He argues that all black people are forced to be painfully aware of the color of their skin. In fact, he holds that blacks are forced to perceive the whole world through the lens of their skin color. We regularly feel that the migrant story is one of a kind to individuals who have left their homes. However, for the speaker it has progressively turned into an account of individuals who have lost something vital to who they are and need to rehash themselves and choose who they are in the wake of that misfortune.
The thought of an immigrant is an exceptionally political term for Mengestu. It does not exist as a genuine meaning of a sure collection of individuals. He recalls living in France for quite a long time and being called an expatriate, not an outsider. In fact, the speaker speaks a lot about the status of an “expat”. He states that it is amusing how one educated person is actually an expatriate in any country of the world, rather than an immigrant or even a refugee.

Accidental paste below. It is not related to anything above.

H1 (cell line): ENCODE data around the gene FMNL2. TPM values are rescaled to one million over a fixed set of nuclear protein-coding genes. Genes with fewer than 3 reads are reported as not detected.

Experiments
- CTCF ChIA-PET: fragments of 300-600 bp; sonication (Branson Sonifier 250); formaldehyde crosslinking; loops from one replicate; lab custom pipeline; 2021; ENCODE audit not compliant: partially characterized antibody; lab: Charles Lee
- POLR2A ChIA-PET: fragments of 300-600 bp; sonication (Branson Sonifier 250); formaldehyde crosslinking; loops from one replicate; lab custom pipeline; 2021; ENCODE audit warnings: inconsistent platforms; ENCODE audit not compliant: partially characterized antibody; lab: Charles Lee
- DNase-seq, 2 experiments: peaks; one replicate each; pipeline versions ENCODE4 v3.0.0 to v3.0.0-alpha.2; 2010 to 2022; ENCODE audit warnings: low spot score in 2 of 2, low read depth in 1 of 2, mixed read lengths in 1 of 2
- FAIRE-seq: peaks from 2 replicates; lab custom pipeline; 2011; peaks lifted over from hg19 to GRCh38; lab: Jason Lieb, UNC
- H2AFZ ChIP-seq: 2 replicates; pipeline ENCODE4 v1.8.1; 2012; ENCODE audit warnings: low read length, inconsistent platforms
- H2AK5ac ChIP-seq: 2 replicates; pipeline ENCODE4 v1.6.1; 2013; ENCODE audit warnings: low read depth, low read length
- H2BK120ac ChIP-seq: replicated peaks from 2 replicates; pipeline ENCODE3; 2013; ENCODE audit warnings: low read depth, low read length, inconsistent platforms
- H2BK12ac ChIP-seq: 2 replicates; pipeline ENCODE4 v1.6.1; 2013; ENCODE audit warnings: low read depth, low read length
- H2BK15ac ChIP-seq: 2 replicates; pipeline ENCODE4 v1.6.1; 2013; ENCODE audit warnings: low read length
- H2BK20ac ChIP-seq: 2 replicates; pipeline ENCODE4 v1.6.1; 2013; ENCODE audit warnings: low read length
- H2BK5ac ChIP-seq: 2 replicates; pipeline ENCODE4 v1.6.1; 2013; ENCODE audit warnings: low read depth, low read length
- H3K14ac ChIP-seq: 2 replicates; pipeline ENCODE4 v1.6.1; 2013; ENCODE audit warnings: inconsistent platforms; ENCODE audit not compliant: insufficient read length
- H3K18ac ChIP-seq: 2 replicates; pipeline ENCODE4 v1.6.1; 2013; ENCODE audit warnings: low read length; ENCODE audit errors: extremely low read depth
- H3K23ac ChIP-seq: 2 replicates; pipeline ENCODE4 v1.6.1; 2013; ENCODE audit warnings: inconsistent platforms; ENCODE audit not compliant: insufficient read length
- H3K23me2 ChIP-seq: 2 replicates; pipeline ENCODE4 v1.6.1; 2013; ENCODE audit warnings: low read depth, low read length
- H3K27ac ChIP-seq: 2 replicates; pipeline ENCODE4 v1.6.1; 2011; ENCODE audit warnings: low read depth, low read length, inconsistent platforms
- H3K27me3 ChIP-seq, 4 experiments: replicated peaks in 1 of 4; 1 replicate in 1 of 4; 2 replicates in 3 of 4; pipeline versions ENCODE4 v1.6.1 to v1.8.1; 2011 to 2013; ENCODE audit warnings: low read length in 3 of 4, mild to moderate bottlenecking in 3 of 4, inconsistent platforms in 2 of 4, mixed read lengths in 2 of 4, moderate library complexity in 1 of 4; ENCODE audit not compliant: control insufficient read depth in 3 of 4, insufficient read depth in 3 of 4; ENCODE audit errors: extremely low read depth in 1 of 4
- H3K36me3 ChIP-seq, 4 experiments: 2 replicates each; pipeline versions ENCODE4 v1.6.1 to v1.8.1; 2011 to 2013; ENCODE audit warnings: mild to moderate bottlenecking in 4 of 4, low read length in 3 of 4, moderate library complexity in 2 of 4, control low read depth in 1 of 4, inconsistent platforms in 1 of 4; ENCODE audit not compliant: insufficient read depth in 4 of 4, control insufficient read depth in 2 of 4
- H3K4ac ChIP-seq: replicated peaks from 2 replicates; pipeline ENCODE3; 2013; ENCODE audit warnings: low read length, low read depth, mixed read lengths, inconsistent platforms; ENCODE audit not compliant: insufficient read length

The thought that one can just claim one space for oneself appears a tiny bit foolhardy, particularly given the outcomes of the diaspora: How we regularly live in more than one place nowadays, and the way that not very many of us have a solitary personality. Mengestu emphasizes that he loves the word “diaspora”, as it implies the meaning of an individual who has more than one cultural identity.